Dear Fellow Parishioners,
I’d like to share a few thoughts about the upcoming celebrations of the last days of Advent, Christmas, the Feast of the Holy Family, the Solemnity of Mary, Mother of God and Epiphany. This year, these observances come in very rapid succession, all within 9 days between Christmas and Epiphany. There are 24 scheduled Masses during this time, not counting any scheduled baptisms or funerals that may arise.
First, some practical matters.
Again, COVID-19 in its Omicron variation is back in the news. As of this writing, I see no reason to change our parish’s approach, which I regard as prudent and effective. Blessedly, our fellow Mass-goers continue to mask-up, regardless of vaccination status, if only to promote the common good. What is important is not only reasonable safety, but also the reassurance of those who still feel somewhat vulnerable.
I am careful with language, and hesitate to use the word “require” since, strictly speaking, “require” implies the ability to enforce compliance and impose penalties for non-compliance. I would much rather encourage solidarity with fellow parishioners and common purpose in keeping our parish both safe and hospitable, without resorting to other measures which defeat the whole purpose of gathering as a community of faith in the first place.
I ask that all parishioners continue to “mask up” through the holidays, just as we must when entering any public or semi-public indoor space. The size of our church and the height of the ceilings make it almost like being outdoors.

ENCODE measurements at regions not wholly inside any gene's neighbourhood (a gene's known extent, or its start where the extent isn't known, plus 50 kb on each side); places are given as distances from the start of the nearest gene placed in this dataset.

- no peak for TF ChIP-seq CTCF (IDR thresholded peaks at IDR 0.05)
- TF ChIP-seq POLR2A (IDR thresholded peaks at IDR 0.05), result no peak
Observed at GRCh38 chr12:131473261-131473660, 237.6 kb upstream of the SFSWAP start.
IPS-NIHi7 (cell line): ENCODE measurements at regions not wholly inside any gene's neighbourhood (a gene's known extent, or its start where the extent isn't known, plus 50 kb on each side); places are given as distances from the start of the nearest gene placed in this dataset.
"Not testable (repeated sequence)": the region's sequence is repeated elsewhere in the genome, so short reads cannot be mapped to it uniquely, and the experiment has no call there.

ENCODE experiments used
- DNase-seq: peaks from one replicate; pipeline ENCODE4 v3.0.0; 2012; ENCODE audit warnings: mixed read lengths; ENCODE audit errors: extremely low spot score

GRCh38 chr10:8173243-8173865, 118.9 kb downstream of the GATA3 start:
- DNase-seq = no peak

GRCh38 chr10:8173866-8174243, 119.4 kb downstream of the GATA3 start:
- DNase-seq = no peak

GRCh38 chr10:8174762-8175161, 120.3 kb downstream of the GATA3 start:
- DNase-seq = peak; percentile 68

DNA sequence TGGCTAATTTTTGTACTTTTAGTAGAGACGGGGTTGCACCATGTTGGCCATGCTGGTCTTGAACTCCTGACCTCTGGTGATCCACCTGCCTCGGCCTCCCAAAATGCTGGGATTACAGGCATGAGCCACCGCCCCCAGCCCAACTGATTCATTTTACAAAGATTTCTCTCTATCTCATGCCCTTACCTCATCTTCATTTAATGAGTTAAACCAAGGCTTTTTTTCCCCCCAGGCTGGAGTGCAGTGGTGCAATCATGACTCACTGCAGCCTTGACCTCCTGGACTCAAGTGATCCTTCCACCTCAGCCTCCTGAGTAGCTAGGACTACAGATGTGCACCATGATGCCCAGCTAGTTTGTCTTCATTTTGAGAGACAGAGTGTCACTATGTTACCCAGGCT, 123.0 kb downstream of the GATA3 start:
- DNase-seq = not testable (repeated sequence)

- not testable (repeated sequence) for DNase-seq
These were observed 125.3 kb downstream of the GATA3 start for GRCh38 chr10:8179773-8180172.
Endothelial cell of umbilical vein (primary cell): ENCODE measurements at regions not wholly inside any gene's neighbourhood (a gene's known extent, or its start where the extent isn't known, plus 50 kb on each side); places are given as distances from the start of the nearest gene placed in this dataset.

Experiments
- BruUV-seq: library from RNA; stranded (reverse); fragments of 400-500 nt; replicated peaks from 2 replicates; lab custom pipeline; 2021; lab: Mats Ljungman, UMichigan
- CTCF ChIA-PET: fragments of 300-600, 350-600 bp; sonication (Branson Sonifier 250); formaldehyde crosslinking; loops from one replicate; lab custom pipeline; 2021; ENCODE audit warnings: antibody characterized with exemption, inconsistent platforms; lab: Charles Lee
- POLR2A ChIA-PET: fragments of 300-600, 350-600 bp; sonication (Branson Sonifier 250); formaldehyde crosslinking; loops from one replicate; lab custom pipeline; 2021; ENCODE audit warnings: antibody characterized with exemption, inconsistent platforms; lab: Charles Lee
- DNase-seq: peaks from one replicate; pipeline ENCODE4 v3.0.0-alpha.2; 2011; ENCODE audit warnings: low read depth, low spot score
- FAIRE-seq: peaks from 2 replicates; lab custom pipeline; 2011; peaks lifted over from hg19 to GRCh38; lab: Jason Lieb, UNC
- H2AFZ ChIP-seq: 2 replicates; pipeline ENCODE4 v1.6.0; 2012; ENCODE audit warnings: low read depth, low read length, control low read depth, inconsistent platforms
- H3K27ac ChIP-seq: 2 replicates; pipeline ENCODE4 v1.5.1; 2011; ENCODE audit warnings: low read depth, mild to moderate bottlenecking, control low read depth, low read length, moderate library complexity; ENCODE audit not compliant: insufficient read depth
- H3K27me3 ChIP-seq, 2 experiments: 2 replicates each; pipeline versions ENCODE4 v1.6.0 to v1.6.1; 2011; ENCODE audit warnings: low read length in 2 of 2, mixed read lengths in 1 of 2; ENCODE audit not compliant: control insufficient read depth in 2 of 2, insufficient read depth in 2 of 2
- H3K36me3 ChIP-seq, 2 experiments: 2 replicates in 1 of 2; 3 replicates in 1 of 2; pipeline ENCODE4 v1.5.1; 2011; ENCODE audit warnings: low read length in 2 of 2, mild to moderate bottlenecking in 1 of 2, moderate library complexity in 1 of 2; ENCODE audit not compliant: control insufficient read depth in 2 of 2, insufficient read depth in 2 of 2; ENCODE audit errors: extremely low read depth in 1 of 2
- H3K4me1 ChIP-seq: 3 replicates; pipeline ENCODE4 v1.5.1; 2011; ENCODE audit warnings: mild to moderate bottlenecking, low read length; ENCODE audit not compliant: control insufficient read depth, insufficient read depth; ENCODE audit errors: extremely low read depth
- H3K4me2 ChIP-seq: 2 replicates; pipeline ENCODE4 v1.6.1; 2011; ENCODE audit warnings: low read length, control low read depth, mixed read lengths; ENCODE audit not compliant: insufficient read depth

Masses and Holy Days of Obligation: One week from Christmas is the Solemnity of Mary, Mother of God, celebrated on January 1. “Mother of God” is one of the most ancient names by which our Blessed Mother is known, highlighting her role not only as Mother of Jesus but Mother also of God the Father and God the Holy Spirit. This year it is not a Holy Day of Obligation because it falls on a Saturday and overlaps with Masses for the Epiphany.
Though January 1 is not a Holy Day of Obligation this year, I received a call earlier this week asking why there were not multiple Masses for the Feast of Mary Mother of God for those who wish to attend later in the day. Removing the obligation to attend Mass on holy days that fall on Saturday or Monday is an accommodation not only for the people, but also for the clergy who must offer more Masses later the same Saturday in anticipation of the full schedule of Sunday Masses. In the 10 days between December 24 (Christmas Eve) and January 2 (the Feast of the Epiphany), Fr. Stuart and I have 24 scheduled Masses to offer, each of them with a different homily and message, and not counting funerals that may still arise.
Finally, the number of gifts arriving for the less fortunate, both from our parish Giving Tree and St. Vincent Elementary School, has been truly impressive. I know that many of you also participate in similar efforts through your employers or other service organizations. If the pandemic has made us more aware of the needs of others, that is one more thing for which to be grateful, a spiritual gift worthy of the true spirit of Christmas.
Fr. Bill Donahue
Dear Fellow Parishioners,